Matrignosis: A Blog About Inner Wisdom

Think Pyschologically; Live Spiritually

Animal Medicine: Seeing Hidden Emotions June 29, 2010

As one of the best teachers I’ve ever had, my horse Shadow ranks right up there with Jung and my dreams. Horses, like dreams, are nature: they do not lie. People can cover their true feelings with masks, but horses do not know how to make masks. As animals of prey that have survived by being intensely alert and wary, they are easily unsettled by subtle signs of incongruence in people’s behavior. The tiniest gesture — a tentativeness in our stride, a sideways glance, a sudden intake of breath — can trigger prehistoric horsey images of predatory wolves clad in sheep’s clothing and cause them to spook.

One of the most amazing, and frustrating, things about horses is that they naturally mirror our emotions. If we are afraid, they will be afraid. If, beneath a calm exterior, we are irritable or angry, intense, anxious, or excitable, they will behave in accordance with the deeper reality. Shadow was especially good at this. And since I’ve always been good at ignoring uncomfortable feelings, together we were a Jungian analyst’s dream!

For example, the first time Shadow and I took a dressage test, I was vaguely aware of feeling nervous; but because I didn’t like the way that felt, I ignored it. Thirty minutes before my test was to take place, Liz, my trainer, told me to exercise him in the round pen.  This is a training technique where you ask the horse to walk, trot, and canter around you in wide circles. This warms him up, reminds him of cues, bonds him with his trainer, consumes excess energy, and gives the trainer an opportunity to monitor his mood and correct inappropriate behavior. When Shadow started moving along the fence he couldn’t have looked more anxious; his movements were tentative and irregular and his eyes darted wildly from side to side as he looked over the fence to scan the horizon for danger. When I asked him to canter he raced around in the thick sand so quickly and recklessly that I was afraid he would fall and hurt himself.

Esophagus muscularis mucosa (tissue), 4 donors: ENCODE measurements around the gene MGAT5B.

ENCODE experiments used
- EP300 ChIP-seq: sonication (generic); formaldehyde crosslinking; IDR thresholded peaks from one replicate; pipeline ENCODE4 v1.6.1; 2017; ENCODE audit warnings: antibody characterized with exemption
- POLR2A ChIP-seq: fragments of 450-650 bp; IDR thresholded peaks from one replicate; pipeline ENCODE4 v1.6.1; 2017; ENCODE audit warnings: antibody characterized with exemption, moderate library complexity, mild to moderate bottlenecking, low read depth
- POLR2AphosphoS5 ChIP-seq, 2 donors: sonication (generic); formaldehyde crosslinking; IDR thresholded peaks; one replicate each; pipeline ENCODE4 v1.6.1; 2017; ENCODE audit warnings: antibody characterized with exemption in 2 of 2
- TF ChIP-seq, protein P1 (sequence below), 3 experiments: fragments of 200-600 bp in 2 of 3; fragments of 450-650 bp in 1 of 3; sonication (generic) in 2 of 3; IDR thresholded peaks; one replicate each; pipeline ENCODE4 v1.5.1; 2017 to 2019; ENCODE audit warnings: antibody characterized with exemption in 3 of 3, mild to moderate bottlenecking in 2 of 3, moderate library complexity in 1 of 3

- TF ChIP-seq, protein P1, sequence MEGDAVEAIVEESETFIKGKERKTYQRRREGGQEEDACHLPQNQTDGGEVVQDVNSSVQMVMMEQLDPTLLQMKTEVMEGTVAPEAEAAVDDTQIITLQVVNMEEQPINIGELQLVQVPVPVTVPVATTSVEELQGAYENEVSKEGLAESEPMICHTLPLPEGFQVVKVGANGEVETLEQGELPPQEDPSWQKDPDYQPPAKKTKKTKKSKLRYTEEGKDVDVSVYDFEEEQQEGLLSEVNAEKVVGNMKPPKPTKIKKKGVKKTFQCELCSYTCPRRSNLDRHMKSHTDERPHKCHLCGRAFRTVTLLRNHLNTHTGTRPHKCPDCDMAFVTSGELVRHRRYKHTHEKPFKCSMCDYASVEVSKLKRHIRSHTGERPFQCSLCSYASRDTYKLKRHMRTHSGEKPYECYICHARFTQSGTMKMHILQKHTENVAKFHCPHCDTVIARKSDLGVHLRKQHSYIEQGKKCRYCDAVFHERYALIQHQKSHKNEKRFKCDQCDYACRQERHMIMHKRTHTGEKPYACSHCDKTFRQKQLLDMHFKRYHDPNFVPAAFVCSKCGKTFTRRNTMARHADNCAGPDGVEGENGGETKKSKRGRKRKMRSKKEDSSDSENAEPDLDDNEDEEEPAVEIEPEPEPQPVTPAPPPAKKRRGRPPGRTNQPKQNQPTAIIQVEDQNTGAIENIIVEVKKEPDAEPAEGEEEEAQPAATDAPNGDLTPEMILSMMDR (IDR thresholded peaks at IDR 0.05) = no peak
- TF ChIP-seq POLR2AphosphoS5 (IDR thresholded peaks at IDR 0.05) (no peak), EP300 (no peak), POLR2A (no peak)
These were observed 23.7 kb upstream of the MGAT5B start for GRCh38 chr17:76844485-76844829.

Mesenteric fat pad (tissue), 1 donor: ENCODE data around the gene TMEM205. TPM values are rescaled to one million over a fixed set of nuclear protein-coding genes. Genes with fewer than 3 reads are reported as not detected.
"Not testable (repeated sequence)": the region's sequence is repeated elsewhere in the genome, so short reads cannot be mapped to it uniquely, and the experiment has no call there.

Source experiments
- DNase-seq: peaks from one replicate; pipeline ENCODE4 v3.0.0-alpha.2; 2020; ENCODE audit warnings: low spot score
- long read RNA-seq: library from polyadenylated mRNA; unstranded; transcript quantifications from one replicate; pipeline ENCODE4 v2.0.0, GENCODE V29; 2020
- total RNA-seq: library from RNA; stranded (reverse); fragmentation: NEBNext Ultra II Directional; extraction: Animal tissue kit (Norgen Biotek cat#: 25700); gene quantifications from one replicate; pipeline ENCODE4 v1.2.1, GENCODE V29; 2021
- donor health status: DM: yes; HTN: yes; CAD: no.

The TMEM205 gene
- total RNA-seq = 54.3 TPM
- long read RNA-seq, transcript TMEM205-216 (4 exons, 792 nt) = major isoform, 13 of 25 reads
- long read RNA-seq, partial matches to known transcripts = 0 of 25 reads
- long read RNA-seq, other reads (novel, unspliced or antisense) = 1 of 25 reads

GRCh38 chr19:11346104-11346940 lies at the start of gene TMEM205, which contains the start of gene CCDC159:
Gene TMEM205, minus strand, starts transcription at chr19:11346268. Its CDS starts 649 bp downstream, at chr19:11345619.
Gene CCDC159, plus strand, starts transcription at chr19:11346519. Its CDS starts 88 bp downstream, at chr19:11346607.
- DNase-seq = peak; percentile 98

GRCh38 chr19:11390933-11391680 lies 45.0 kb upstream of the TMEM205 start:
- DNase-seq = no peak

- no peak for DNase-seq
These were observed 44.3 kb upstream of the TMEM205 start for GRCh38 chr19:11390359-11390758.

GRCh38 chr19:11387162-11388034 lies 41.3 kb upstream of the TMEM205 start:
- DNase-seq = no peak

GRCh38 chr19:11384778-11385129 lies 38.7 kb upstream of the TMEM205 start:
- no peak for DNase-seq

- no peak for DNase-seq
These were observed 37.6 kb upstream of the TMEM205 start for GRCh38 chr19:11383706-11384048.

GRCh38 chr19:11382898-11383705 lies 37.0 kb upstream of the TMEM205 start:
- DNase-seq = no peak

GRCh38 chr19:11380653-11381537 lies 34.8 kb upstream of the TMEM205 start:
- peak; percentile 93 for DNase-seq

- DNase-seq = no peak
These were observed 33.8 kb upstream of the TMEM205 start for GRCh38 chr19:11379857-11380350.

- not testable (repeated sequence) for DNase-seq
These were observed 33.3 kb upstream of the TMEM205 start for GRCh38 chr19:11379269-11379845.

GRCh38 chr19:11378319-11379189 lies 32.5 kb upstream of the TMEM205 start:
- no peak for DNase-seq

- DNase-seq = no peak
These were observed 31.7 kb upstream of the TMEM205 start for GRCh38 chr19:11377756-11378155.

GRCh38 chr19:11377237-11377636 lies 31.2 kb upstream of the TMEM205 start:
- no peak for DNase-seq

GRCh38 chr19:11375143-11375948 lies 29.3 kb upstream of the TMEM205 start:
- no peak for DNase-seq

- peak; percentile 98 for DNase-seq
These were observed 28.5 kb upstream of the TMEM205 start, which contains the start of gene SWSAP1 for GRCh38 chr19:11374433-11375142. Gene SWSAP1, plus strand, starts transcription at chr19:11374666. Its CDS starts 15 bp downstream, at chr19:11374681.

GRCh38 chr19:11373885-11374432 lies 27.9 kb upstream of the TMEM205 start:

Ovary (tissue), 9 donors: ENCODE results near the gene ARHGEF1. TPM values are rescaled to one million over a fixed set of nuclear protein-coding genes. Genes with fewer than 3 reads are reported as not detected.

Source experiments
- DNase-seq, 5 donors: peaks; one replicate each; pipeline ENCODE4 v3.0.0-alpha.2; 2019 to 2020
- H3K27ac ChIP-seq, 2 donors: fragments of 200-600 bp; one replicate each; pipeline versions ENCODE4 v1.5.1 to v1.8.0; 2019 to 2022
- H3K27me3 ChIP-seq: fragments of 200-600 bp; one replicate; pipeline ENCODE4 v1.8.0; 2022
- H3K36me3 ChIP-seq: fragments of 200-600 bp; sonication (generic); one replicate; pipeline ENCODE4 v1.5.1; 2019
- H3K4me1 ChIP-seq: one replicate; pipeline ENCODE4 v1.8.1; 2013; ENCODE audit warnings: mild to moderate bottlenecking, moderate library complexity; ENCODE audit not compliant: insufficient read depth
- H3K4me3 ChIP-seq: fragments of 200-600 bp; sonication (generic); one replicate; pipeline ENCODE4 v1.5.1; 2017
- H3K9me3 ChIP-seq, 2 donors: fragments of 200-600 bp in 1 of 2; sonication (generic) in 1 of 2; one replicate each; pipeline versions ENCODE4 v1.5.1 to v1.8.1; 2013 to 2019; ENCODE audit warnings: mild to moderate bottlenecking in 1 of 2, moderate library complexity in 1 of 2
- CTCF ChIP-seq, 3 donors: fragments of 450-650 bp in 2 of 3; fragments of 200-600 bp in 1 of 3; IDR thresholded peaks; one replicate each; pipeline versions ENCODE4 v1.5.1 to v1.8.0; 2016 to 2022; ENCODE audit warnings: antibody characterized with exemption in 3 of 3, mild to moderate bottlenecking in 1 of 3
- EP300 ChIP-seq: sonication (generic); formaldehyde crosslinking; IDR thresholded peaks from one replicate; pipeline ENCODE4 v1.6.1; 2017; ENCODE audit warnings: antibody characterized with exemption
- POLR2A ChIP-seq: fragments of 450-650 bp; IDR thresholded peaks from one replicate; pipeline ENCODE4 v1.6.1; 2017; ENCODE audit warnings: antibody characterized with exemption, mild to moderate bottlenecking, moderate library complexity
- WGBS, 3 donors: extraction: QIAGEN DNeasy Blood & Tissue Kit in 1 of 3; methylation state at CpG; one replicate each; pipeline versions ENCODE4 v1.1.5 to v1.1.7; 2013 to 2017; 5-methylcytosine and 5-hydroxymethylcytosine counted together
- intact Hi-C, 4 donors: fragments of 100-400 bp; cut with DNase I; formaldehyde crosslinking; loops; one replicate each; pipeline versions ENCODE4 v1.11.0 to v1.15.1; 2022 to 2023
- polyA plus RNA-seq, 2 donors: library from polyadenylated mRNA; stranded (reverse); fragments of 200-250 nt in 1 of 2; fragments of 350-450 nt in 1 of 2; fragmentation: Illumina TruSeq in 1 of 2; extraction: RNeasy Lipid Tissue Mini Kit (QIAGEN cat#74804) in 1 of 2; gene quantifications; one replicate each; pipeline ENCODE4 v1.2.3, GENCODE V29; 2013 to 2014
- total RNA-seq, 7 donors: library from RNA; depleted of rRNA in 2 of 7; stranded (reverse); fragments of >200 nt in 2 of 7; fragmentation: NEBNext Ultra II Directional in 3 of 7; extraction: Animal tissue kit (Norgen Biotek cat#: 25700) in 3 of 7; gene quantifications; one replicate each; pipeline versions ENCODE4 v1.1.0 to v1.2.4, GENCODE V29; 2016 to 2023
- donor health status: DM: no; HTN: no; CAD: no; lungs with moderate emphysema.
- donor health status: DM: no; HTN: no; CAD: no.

Worried, I yelled “Whoa” louder and louder, but this only got him more stirred up. I tried rushing to the side of the pen with outstretched arms to stop him, but that only made him turn around and gallop away in the opposite direction. Then suddenly the veil dropped away and I saw the full extent of my own anxiety in his behavior. Immediately I stopped dead still in the center of the ring, closed my eyes, and began to breathe as slowly and deeply from my belly as I could. As I calmed myself, his response was immediate and dramatic. Within two turns around the ring his wild pace slowed to a canter. After a couple more turns he was trotting, a few more and he walked calmly toward me, stopped behind me, and touched his nose to my left shoulder. Whereas before my behavior had convinced him there was something to worry about, now he was equally convinced everything was fine.